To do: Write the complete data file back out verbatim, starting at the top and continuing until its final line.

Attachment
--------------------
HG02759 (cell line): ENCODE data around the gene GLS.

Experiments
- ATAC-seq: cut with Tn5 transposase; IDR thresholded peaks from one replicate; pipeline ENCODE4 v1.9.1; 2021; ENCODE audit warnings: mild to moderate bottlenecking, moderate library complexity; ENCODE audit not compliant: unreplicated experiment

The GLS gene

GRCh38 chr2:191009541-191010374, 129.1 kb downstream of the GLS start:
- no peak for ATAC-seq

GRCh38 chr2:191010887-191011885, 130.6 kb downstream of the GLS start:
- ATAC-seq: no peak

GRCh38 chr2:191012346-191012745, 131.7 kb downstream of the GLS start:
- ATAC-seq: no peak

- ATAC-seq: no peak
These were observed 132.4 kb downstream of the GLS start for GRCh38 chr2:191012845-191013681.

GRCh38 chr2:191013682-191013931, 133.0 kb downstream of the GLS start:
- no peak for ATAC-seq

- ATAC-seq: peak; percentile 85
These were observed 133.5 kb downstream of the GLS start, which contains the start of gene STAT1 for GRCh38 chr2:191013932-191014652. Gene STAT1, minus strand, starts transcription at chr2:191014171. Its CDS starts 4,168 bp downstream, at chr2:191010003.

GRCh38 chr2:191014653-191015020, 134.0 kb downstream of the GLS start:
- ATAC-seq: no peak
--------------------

HG02759 (cell line): ENCODE data around the gene GLS.

Experiments
- ATAC-seq: cut with Tn5 transposase; IDR thresholded peaks from one replicate; pipeline ENCODE4 v1.9.1; 2021; ENCODE audit warnings: mild to moderate bottlenecking, moderate library complexity; ENCODE audit not compliant: unreplicated experiment

The GLS gene

GRCh38 chr2:191009541-191010374, 129.1 kb downstream of the GLS start:
- no peak for ATAC-seq

GRCh38 chr2:191010887-191011885, 130.6 kb downstream of the GLS start:
- ATAC-seq: no peak

GRCh38 chr2:191012346-191012745, 131.7 kb downstream of the GLS start:
- ATAC-seq: no peak

- ATAC-seq: no peak
These were observed 132.4 kb downstream of the GLS start for GRCh38 chr2:191012845-191013681.

GRCh38 chr2:191013682-191013931, 133.0 kb downstream of the GLS start:
- no peak for ATAC-seq

- ATAC-seq: peak; percentile 85
These were observed 133.5 kb downstream of the GLS start, which contains the start of gene STAT1 for GRCh38 chr2:191013932-191014652. Gene STAT1, minus strand, starts transcription at chr2:191014171. Its CDS starts 4,168 bp downstream, at chr2:191010003.

GRCh38 chr2:191014653-191015020, 134.0 kb downstream of the GLS start:
- ATAC-seq: no peak